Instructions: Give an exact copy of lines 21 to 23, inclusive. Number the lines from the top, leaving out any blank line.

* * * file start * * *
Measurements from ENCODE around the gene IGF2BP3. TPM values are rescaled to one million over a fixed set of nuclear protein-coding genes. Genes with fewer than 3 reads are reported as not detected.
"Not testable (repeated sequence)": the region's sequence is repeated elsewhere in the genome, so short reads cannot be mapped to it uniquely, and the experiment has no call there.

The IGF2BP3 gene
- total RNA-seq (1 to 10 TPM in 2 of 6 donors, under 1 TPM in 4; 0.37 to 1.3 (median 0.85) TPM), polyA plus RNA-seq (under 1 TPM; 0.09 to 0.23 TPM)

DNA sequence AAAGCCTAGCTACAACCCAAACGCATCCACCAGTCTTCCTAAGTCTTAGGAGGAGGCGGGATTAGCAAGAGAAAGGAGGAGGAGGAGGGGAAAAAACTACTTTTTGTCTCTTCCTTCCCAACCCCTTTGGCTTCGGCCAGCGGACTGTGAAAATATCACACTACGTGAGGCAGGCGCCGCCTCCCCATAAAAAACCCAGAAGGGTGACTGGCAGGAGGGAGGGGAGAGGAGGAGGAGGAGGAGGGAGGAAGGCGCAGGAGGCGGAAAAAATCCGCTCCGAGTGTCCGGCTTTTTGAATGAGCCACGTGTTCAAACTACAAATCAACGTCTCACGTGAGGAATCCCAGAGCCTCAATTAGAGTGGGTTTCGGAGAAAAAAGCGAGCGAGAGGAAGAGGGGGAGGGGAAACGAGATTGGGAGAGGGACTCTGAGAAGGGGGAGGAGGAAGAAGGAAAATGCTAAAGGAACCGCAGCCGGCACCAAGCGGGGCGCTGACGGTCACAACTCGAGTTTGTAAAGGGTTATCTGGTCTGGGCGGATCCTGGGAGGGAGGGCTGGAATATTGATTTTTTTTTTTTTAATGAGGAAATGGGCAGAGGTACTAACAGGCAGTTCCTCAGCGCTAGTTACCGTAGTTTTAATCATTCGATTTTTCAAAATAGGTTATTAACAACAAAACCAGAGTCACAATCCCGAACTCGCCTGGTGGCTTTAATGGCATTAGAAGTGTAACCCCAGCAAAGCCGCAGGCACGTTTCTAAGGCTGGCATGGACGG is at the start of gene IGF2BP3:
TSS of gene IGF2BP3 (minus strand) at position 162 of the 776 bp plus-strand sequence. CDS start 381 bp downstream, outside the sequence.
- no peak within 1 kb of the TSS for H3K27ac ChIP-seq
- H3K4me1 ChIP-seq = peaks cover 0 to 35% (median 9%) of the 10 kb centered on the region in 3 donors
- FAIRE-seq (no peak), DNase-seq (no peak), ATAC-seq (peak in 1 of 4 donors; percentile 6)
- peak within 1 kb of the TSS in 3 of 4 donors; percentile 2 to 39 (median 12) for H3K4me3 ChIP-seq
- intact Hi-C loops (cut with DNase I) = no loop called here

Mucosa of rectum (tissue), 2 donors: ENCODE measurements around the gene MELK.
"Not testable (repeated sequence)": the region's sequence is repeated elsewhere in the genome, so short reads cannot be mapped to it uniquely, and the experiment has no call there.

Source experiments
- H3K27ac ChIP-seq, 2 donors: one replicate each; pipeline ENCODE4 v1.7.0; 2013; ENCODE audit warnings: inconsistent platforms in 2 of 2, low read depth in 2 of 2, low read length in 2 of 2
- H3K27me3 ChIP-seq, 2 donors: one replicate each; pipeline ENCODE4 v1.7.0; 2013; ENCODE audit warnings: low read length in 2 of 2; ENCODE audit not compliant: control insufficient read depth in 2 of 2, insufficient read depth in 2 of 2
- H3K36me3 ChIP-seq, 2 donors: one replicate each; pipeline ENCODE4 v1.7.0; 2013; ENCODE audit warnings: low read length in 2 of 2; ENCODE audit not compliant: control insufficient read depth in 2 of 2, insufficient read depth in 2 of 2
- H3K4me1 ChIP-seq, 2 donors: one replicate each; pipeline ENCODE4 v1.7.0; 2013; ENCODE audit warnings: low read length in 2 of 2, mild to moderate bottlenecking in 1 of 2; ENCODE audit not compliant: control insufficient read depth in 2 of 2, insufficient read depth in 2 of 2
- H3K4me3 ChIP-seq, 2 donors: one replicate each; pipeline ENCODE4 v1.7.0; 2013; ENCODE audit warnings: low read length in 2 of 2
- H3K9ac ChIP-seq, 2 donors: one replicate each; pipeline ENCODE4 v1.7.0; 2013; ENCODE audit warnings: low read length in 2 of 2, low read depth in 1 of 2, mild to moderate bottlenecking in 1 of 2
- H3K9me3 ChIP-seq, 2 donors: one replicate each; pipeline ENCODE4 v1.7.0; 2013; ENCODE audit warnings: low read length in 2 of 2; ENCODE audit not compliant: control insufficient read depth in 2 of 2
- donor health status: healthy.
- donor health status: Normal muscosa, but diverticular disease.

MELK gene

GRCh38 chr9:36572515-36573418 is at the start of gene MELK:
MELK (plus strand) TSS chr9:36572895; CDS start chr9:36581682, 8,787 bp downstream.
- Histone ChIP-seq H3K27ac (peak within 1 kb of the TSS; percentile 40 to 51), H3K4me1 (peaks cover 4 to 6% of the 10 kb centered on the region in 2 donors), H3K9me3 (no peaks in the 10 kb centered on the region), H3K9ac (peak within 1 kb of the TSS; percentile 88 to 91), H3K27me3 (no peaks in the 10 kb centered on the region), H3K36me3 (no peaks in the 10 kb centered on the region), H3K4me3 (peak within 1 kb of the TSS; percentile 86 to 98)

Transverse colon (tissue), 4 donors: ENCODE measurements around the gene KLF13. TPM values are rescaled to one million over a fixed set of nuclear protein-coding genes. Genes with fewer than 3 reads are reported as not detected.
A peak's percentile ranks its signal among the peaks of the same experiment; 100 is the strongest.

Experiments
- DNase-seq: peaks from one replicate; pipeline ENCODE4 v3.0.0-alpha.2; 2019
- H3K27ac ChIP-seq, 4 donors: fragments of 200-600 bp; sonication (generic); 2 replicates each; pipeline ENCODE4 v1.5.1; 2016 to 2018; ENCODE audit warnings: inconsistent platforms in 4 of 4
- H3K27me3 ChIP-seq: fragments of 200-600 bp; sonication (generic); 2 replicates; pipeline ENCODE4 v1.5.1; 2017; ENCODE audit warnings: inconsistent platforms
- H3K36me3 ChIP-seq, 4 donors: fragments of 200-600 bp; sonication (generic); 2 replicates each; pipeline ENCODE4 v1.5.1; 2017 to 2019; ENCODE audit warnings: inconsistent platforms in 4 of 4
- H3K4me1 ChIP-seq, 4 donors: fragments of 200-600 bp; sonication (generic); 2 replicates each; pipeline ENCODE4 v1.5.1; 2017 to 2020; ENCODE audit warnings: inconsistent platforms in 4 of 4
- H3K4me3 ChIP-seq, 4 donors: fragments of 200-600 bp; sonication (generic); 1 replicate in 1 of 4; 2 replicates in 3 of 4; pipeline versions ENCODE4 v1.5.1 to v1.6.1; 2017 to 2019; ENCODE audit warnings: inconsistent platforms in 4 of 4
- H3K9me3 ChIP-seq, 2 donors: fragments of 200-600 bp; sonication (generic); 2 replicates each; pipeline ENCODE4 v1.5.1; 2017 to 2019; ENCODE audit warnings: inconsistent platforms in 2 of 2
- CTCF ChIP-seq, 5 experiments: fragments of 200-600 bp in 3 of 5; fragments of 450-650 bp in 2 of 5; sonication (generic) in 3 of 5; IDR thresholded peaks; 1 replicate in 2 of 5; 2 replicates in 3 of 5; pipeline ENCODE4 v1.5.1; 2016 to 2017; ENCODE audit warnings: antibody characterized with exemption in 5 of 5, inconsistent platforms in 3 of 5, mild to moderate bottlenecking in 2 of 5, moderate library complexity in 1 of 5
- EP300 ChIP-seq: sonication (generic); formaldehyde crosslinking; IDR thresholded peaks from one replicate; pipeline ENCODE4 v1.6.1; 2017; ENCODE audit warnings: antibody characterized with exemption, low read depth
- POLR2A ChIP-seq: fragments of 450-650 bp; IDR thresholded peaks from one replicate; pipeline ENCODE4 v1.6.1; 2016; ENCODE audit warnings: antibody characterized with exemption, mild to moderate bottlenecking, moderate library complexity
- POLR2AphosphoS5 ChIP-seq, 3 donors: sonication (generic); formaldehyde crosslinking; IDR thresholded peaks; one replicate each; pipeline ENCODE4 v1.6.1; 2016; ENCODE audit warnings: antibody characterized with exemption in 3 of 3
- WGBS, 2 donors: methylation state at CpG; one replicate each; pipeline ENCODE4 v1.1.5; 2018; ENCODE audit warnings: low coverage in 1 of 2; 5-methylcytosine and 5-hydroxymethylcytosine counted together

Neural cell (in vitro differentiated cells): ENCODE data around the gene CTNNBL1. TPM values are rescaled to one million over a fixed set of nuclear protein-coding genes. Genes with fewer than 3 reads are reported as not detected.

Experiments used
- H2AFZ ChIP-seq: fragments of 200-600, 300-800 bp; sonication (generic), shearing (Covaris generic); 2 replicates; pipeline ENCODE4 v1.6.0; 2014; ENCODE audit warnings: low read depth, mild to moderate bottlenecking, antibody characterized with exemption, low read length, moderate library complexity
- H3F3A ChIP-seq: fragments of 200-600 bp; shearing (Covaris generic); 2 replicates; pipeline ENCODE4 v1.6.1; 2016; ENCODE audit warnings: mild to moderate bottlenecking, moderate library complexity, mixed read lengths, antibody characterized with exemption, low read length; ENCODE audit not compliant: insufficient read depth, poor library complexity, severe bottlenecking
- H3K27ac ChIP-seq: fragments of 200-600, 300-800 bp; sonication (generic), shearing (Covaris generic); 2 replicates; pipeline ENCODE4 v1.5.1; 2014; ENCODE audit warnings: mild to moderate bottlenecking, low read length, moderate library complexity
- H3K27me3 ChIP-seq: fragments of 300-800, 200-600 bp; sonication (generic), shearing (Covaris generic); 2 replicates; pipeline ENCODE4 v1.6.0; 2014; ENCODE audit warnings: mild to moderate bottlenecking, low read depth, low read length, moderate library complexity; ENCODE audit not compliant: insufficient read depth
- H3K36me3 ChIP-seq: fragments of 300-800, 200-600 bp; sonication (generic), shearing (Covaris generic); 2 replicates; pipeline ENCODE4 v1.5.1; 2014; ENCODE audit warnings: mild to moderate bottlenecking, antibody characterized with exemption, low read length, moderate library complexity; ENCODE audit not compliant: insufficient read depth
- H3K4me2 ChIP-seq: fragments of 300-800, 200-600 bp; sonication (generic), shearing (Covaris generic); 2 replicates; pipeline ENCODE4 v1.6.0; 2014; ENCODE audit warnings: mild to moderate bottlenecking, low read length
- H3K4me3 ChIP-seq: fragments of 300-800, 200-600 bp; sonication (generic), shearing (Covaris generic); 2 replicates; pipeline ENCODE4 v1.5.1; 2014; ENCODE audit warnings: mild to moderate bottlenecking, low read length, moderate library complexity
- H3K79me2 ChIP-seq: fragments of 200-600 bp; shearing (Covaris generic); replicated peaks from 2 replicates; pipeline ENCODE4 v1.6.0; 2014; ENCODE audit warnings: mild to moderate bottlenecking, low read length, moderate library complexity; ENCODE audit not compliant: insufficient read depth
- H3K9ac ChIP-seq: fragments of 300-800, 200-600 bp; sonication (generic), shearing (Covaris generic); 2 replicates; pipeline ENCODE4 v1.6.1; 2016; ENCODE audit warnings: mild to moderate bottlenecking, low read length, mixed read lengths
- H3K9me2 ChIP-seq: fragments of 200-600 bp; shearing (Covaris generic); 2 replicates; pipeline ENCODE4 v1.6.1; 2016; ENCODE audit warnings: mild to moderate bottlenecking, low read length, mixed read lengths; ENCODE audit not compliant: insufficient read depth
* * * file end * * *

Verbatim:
- H3K9me3 ChIP-seq, 2 donors: one replicate each; pipeline ENCODE4 v1.7.0; 2013; ENCODE audit warnings: low read length in 2 of 2; ENCODE audit not compliant: control insufficient read depth in 2 of 2
- donor health status: healthy.
- donor health status: Normal muscosa, but diverticular disease.